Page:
The Report advocates for the universal provision of basic social services to enhance resilience, refuting the notion that only wealthy countries can afford to do this. It presents a comparative analysis of countries of differing income levels and systems of government that have either started to implement or have fully implemented such policies.
Those countries include not only the usual suspects such as Denmark, Norway and Sweden, but also fast-growing economies such as Republic of Korea and developing countries such as Costa Rica.
"These countries started putting in place measures of social insurance when their Gross Domestic Product (GDP) per capita was lower than India’s and Pakistan’s now," the Report observes.
However, "there may be instances in which equal opportunities require unequal treatment," notes Khalid Malik, Director of UNDP’s Human Development Report Office. "Greater resources and services may need to be provided to the poor, the excluded and the marginalized to enhance everyone’s capabilities and life choices."
Putting full employment back atop the global policy agenda
The Report calls for governments to recommit to the objective of full employment, a mainstay of macroeconomic policies of the 1950s and 1960s that was overtaken by competing policy goals following the oil shocks of the 1970s.
It argues that full employment yields social dividends that surpass private benefits, such as fostering social stability and cohesion.
Acknowledging the challenges that developing countries face with respect to full employment, it urges a focus on structural transformation "so that modern formal employment gradually incorporates most of the workforce," including a transition from agriculture into industry and services, with supporting investments in infrastructure and education.
Social protection is feasible at early stages of development
The majority of the world’s population lacks comprehensive social protections such as pensions and unemployment insurance. The Report argues that such measures are achievable by countries at all stages of development.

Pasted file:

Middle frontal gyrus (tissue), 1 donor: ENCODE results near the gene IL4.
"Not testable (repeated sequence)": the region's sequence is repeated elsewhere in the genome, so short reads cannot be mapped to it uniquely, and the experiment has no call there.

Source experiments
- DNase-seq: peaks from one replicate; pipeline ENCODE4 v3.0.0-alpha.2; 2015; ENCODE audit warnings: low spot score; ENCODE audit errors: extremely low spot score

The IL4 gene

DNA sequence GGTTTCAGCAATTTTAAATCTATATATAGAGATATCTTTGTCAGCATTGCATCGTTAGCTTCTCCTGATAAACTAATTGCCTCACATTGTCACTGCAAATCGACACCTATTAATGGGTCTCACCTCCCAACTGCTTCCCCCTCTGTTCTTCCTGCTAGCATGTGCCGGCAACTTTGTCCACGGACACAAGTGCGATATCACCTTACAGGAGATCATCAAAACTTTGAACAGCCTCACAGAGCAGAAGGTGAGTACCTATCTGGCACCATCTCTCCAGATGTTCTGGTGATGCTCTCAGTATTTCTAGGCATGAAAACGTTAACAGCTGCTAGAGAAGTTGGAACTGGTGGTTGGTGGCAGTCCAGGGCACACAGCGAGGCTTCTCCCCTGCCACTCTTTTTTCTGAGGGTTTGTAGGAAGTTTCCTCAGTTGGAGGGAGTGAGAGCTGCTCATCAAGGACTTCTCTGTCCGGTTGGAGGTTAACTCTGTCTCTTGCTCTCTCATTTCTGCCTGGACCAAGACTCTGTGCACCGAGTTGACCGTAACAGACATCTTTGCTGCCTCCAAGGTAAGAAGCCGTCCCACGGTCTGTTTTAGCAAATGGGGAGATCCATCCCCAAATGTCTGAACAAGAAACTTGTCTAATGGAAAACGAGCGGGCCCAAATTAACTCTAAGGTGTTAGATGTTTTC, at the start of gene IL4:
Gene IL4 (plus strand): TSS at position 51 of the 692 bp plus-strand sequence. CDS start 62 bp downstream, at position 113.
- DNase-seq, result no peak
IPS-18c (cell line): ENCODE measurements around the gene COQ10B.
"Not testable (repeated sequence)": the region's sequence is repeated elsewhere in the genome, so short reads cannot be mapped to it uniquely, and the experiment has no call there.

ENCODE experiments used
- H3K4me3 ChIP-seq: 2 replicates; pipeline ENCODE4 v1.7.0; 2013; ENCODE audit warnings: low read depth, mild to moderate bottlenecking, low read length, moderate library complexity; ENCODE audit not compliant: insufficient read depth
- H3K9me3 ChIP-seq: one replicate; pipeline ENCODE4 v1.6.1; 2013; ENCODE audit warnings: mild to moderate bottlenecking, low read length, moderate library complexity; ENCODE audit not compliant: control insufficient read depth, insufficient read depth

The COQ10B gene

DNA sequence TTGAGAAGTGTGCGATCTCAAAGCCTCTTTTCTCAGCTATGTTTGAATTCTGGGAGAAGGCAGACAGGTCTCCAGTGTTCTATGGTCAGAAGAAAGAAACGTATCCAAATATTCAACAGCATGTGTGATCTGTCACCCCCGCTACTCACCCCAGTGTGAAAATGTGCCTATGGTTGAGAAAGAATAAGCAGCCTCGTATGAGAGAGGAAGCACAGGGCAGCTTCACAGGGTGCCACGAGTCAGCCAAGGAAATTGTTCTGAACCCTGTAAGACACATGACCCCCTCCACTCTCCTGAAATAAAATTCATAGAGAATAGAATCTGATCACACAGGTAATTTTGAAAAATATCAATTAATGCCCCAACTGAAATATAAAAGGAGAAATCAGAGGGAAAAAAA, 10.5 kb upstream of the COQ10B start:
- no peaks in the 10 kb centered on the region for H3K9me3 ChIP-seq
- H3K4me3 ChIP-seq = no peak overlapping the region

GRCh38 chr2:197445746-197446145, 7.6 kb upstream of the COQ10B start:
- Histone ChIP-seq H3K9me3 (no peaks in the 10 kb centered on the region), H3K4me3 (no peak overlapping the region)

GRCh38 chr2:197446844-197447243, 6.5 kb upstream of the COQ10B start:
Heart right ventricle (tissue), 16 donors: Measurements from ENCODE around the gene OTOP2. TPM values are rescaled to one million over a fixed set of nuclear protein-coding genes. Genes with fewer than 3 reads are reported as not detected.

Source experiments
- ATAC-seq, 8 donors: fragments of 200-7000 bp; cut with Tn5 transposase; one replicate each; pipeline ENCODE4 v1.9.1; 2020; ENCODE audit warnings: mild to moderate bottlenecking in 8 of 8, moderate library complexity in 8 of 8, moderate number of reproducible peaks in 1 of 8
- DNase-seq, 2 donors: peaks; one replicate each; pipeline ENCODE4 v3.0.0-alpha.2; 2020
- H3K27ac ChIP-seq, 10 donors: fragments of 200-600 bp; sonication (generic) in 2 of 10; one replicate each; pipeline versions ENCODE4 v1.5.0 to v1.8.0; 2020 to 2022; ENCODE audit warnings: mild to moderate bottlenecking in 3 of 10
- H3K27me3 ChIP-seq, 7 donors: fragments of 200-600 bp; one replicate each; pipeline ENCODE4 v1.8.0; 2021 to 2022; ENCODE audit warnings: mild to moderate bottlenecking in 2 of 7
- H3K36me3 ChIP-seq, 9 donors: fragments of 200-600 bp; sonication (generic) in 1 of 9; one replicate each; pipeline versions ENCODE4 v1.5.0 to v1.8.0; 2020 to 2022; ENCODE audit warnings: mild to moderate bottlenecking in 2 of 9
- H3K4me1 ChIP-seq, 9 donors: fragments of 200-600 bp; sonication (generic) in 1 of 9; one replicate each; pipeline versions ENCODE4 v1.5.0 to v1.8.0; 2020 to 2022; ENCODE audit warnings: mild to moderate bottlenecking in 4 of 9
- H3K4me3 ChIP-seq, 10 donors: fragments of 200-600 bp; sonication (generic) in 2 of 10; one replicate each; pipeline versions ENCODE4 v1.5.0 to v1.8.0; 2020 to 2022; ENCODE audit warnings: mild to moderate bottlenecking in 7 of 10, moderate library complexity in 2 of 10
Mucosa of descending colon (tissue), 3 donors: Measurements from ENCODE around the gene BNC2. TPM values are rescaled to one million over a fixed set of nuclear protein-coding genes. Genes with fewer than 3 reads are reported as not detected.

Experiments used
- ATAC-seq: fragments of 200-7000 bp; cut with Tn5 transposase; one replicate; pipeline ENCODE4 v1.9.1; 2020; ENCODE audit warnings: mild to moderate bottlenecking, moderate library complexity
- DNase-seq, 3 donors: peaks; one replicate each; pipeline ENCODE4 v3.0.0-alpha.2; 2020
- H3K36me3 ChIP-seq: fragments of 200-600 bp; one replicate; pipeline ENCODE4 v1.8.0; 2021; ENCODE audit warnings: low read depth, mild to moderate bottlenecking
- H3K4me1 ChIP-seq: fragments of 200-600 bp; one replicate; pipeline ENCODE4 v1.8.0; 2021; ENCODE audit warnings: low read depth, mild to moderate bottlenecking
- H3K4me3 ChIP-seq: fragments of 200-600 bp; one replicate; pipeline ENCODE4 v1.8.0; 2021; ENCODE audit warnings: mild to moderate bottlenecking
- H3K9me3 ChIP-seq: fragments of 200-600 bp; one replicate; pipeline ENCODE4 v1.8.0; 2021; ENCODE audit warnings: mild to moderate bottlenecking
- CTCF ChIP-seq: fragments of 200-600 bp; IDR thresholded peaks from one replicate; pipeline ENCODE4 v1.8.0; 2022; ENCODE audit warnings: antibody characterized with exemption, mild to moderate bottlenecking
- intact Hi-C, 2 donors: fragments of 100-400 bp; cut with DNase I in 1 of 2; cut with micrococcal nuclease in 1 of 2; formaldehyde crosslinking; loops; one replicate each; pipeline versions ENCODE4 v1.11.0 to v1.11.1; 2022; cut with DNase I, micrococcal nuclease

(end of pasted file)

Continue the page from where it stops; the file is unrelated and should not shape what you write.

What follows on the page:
"Providing basic social security benefits to the world’s poor would cost less than 2 percent of global GDP," it asserts. It cites estimates of the cost of providing a basic social protection floor – including universal basic old age and disability pensions, basic childcare benefits, universal access to essential health care, social assistance and a 100-day employment scheme – for 12 low-income African and Asian countries, ranging from about 10 percent of GDP in Burkina Faso to less than 4 percent of GDP in India.
"A basic social protection package is affordable so long as low-income countries reallocate funds and raise domestic resources, coupled with support by the international donor community," it states.
Collective effort, coordinated action needed at global level
The Report also calls for stronger collective action, as well as better global coordination and commitment to shoring up resilience, in response to vulnerabilities that are increasingly global in origin and impact.
Threats ranging from financial crises to climate change to conflicts are trans-national in nature, but the effects are experienced locally and nationally and often overlap. Take the case of Niger, which has faced severe food and nutrition crises brought on by a series of droughts. At the same time, Niger had to cope with an influx of refugees fleeing conflict in neighbouring Mali.
Trans-national threats cannot be resolved by individual nations acting independently; they require a new focus from the international community that goes beyond short-term responses like humanitarian assistance, the Report argues.
To increase support for national programmes and open up policy space for nations to adapt universalism to specific country conditions, the Report calls for "an international consensus on universal social protection" to be included in the post-2015 agenda.